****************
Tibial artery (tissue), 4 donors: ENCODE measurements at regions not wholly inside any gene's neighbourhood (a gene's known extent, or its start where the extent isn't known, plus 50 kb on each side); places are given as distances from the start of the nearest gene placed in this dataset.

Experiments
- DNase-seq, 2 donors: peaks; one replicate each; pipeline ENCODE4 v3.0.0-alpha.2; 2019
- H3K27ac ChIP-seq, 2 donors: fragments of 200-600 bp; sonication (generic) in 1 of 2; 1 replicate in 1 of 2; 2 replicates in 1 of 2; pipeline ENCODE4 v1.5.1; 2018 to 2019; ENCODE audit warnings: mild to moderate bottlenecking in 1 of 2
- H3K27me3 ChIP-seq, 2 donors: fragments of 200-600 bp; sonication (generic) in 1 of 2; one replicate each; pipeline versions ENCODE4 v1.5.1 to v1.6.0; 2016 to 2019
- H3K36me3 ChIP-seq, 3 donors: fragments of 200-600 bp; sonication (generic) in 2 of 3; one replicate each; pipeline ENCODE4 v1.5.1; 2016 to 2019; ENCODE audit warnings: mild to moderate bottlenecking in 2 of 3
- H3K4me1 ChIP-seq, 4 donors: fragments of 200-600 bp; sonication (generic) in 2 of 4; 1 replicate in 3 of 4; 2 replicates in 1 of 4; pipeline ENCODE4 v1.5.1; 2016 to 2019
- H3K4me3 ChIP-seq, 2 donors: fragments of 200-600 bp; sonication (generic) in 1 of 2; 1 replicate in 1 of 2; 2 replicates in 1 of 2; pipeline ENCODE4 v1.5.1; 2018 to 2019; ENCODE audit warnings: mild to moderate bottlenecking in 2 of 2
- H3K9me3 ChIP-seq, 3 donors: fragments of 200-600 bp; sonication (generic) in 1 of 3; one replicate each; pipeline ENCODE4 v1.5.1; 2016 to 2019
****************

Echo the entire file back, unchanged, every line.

Tibial artery (tissue), 4 donors: ENCODE measurements at regions not wholly inside any gene's neighbourhood (a gene's known extent, or its start where the extent isn't known, plus 50 kb on each side); places are given as distances from the start of the nearest gene placed in this dataset.

Experiments
- DNase-seq, 2 donors: peaks; one replicate each; pipeline ENCODE4 v3.0.0-alpha.2; 2019
- H3K27ac ChIP-seq, 2 donors: fragments of 200-600 bp; sonication (generic) in 1 of 2; 1 replicate in 1 of 2; 2 replicates in 1 of 2; pipeline ENCODE4 v1.5.1; 2018 to 2019; ENCODE audit warnings: mild to moderate bottlenecking in 1 of 2
- H3K27me3 ChIP-seq, 2 donors: fragments of 200-600 bp; sonication (generic) in 1 of 2; one replicate each; pipeline versions ENCODE4 v1.5.1 to v1.6.0; 2016 to 2019
- H3K36me3 ChIP-seq, 3 donors: fragments of 200-600 bp; sonication (generic) in 2 of 3; one replicate each; pipeline ENCODE4 v1.5.1; 2016 to 2019; ENCODE audit warnings: mild to moderate bottlenecking in 2 of 3
- H3K4me1 ChIP-seq, 4 donors: fragments of 200-600 bp; sonication (generic) in 2 of 4; 1 replicate in 3 of 4; 2 replicates in 1 of 4; pipeline ENCODE4 v1.5.1; 2016 to 2019
- H3K4me3 ChIP-seq, 2 donors: fragments of 200-600 bp; sonication (generic) in 1 of 2; 1 replicate in 1 of 2; 2 replicates in 1 of 2; pipeline ENCODE4 v1.5.1; 2018 to 2019; ENCODE audit warnings: mild to moderate bottlenecking in 2 of 2
- H3K9me3 ChIP-seq, 3 donors: fragments of 200-600 bp; sonication (generic) in 1 of 3; one replicate each; pipeline ENCODE4 v1.5.1; 2016 to 2019